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At grand reopening, VeTZone space welcomes back student veterans

campbell brown virginia tech
Jana Moser Moore, director of the Office of Veteran Services, speaks with student Colin Forsyth at the grand reopening of the VeTZone in the Johnston Student Center. Photo by Melody Warnick for Virginia Tech.

Campbell Walker isn’t your average Virginia Tech sophomore. For starters, he’s already served six years in the Navy. Now 32, the mechanical engineering major finds himself in study groups with students who were still in high school when he was stationed in Hawaii. “We’re in kind of different places in life, but with the same goal,” he said.

Though his time in the military sets Walker apart from most Hokies, there are hundreds of student veterans just like him. And if he wants to hang out with people who relate, he heads to the VeTZone, which on March 23 celebrated its grand reopening as an on-campus lounge and study center for student veterans, drilling reservists, and military dependents.

The VeTZone is operated by the Office of Veteran Services to help military-affiliated students feel welcome on campus. Couches and easy chairs circle a wall-mounted TV. Desks and chairs line the back wall. There’s a mini fridge and a microwave for students like Walker who eat lunch there between classes.

After a temporary relocation to Squires Student Center while the Johnston Student Center underwent renovations, the VeTZone returned to Room 300 when the building reopened earlier this semester.

“It’s a space they need,” said Jana Moser Moore, director of the Office of Veteran Services. That’s because adjusting to campus after military service can be challenging. “We just call it ‘the transition,’” she said. “And everybody knows what we’re talking about.”

Some students who are veterans may struggle to socialize, flounder with the relative lack of structure, or feel flummoxed by age and experience gaps. Moser Moore points out that a classroom discussion about geopolitics may be grating for a student who’s been deployed overseas.

Even for veterans who are still in their early 20s, having served four years in the military can make university life feel strange. “Because they had this whole other self-supporting life, their experience can make things feel different than they do for another 22-year-old in the classroom,” said Moser Moore.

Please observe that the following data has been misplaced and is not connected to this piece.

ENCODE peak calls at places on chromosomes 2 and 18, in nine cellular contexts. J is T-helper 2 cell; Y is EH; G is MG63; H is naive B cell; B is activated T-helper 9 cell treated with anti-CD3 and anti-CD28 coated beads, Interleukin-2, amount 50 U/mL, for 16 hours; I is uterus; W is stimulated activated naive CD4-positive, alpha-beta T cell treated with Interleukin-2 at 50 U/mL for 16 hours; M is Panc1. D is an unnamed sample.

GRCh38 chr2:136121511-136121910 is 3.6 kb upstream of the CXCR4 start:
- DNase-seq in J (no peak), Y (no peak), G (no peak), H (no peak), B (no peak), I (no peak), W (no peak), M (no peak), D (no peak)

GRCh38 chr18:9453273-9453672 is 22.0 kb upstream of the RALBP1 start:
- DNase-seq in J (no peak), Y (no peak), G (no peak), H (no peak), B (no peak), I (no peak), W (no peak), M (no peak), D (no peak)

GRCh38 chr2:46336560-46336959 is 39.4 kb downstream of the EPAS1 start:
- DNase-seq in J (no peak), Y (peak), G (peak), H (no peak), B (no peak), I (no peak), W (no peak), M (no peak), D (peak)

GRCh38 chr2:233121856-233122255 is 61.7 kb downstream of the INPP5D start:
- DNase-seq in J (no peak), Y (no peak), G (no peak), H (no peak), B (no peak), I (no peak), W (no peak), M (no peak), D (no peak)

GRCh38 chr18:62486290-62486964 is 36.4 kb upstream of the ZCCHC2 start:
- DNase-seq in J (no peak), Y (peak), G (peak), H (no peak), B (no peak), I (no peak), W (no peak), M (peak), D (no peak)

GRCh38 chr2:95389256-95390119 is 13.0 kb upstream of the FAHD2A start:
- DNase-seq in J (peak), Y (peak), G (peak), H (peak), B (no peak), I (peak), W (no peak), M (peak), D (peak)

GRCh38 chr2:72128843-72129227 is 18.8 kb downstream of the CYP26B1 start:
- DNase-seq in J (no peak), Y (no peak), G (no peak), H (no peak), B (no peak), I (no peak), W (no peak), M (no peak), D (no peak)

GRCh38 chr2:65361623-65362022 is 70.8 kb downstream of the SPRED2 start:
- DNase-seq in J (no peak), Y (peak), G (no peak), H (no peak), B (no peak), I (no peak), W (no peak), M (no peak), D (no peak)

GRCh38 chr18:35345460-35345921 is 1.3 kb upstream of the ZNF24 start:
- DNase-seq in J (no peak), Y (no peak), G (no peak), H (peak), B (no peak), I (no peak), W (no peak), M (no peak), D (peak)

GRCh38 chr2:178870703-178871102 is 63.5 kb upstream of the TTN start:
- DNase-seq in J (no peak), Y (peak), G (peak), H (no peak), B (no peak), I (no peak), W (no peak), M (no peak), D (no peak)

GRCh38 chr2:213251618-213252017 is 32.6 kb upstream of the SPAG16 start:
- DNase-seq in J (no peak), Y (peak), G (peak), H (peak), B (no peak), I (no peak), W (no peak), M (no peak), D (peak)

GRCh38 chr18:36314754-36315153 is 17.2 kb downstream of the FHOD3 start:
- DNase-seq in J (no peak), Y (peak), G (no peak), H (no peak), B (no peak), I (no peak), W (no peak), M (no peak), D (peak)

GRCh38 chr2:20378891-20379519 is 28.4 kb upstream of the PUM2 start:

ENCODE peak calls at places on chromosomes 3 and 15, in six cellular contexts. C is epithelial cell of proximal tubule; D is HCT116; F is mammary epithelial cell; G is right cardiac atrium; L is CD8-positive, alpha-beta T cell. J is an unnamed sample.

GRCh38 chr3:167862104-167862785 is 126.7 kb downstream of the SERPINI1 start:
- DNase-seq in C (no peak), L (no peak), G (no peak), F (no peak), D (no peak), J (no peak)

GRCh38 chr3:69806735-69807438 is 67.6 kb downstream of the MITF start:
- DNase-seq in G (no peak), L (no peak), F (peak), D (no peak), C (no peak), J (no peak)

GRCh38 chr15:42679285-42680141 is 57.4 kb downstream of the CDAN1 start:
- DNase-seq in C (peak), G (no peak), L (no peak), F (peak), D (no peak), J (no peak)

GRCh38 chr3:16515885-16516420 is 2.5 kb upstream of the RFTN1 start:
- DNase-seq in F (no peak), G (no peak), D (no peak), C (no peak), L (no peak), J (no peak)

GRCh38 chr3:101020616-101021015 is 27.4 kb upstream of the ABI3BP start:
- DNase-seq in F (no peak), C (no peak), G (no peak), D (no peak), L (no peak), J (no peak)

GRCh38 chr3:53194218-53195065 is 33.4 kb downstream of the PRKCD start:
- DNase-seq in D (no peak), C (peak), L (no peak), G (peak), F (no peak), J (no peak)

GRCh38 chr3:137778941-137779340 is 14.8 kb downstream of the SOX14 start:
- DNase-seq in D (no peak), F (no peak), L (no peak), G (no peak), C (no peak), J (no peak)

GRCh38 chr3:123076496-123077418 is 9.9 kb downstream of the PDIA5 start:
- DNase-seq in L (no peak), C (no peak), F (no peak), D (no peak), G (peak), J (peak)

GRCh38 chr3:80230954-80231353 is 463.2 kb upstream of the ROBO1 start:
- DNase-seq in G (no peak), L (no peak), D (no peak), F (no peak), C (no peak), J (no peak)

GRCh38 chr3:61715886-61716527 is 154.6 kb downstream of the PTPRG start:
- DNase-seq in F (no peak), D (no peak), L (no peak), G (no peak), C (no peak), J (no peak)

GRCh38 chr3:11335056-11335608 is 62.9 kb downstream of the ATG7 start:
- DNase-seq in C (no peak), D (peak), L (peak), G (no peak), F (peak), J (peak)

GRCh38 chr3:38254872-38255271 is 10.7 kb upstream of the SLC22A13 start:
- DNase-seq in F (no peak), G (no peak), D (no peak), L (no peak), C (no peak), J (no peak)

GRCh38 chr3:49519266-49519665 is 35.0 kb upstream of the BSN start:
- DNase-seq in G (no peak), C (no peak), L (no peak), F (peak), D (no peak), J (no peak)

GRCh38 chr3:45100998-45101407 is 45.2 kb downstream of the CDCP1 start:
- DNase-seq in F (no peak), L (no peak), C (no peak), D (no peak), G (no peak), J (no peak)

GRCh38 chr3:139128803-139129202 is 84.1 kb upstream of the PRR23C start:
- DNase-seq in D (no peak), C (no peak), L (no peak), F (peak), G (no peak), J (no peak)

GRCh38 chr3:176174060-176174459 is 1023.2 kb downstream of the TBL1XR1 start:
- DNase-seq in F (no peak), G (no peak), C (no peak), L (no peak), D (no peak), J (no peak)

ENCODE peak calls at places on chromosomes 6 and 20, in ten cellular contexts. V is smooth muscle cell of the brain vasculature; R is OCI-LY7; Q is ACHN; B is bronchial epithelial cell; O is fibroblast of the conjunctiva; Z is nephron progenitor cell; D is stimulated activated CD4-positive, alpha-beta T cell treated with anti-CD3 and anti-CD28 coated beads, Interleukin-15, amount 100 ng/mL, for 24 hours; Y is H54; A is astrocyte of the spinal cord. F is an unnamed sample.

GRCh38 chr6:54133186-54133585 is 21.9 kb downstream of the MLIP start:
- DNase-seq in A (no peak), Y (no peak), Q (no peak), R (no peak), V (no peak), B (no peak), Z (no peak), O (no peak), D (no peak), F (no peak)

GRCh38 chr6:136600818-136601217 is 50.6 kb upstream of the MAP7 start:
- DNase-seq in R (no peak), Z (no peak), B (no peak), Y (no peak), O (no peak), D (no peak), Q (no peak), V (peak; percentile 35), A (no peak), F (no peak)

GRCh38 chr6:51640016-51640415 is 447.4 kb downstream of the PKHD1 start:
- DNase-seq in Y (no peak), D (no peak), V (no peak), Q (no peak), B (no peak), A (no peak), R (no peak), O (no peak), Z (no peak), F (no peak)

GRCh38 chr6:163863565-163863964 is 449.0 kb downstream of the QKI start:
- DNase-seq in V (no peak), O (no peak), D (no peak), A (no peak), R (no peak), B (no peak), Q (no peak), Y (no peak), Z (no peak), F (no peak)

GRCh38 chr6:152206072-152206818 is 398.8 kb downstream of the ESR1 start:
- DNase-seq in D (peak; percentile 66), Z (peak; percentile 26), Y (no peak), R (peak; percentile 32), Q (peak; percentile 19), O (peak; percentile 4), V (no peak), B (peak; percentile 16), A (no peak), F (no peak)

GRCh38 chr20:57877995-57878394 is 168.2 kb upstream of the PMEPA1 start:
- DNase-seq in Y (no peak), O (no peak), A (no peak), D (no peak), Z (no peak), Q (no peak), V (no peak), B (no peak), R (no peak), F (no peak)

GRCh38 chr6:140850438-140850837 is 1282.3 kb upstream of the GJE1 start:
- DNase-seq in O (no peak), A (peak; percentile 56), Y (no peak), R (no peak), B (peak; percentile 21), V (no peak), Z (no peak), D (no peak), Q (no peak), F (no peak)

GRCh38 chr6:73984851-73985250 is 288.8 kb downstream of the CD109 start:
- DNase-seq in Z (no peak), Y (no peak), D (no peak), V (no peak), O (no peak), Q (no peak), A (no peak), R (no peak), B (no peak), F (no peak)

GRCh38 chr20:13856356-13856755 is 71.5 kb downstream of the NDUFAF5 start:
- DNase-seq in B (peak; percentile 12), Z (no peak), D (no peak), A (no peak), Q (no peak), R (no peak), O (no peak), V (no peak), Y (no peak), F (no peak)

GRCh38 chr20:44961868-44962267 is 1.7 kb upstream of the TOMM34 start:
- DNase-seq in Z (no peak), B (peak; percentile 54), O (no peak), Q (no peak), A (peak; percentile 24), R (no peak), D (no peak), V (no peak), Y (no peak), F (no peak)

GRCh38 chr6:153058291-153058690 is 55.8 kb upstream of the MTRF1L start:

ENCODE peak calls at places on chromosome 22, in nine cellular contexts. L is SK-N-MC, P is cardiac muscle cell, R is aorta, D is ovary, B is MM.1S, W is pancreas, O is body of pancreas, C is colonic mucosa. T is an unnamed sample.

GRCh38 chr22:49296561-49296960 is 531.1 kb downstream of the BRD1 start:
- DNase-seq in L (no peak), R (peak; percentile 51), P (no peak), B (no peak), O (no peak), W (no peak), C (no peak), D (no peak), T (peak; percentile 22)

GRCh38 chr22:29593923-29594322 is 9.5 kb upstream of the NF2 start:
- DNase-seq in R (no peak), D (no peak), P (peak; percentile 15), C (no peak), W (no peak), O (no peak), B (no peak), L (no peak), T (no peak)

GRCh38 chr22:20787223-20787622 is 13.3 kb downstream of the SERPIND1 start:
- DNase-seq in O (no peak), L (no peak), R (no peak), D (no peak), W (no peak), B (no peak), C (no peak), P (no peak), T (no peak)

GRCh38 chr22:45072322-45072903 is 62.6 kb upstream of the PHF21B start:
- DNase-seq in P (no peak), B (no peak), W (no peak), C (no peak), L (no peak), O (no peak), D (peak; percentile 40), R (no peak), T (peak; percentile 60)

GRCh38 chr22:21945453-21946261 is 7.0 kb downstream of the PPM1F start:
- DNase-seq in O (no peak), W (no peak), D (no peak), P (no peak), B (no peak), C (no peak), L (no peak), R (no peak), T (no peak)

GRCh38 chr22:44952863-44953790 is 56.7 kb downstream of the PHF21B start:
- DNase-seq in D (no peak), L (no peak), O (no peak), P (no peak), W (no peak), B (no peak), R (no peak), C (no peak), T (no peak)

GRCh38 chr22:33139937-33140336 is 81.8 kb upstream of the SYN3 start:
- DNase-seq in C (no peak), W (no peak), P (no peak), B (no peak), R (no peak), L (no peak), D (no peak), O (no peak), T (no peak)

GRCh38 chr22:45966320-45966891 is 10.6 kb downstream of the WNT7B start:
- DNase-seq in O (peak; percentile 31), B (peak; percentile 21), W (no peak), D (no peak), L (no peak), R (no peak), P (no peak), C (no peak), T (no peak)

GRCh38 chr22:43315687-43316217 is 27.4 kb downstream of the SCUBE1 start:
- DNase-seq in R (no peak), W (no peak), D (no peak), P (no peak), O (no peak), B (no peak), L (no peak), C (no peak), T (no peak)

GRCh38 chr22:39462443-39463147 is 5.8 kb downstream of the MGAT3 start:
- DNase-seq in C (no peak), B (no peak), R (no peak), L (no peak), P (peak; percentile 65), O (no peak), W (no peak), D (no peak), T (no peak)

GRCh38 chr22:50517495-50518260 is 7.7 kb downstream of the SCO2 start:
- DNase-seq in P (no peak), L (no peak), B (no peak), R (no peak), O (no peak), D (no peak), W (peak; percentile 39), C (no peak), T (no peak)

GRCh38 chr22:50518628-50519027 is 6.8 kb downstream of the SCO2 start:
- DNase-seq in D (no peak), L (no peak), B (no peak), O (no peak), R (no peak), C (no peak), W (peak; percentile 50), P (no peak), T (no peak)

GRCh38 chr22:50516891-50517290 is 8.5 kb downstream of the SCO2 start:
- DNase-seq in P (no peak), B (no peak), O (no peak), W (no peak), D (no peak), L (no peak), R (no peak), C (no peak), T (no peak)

Although it’s hard to pinpoint the exact number of veterans and reservists on campus, many are familiar with the Office of Veteran Services because it works with Virginia Tech’s Bursar’s Office, Registrar’s Office, and the U.S. Department of Veterans Services to process the military educational benefits students use to pay for college. In Hillcrest Hall, where the Office of Veteran Services is located, a support services area provides private consultation rooms and meeting space for orientation or benefit certification.

Not every military-affiliated student responds in the same way to the transition to campus. “They could be struggling and overwhelmed, or they could be rocking it,” said Juan Cordero, a military benefits specialist with the Office of Veteran Services and a former Marine reservist. “I think the biggest thing is not doing it alone. That’s kind of our purpose here.”

When a military-affiliated student who moved to Virginia Tech during COVID emailed the Office of Veteran Services to ask about social events, Cordero took a hands-on approach. He personally introduced her to his own group of military-affiliated friends. “Now I see her every day,” he says. “It’s like this built-in network of people who understand you a little more and can commiserate a little.” He also suggests that veterans join the student organization [email protected] or the Veterans Caucus.

The VeTZone makes it easier for veterans and military-affiliated students to find the people who share their unique experiences. Walker drops by the VeTZone most days to do homework between classes or meet up with fellow veterans. “Virginia Tech’s top-tier veteran services were one of the things I really liked about the school,” he said. “Having a space like this just really reinforces that idea.”

Veterans, military-affiliated students, and military dependents are invited to use the VeTZone in Room 300 of the Johnston Student Center. It’s free and open most weekdays from 7 a.m. to 9 pm.


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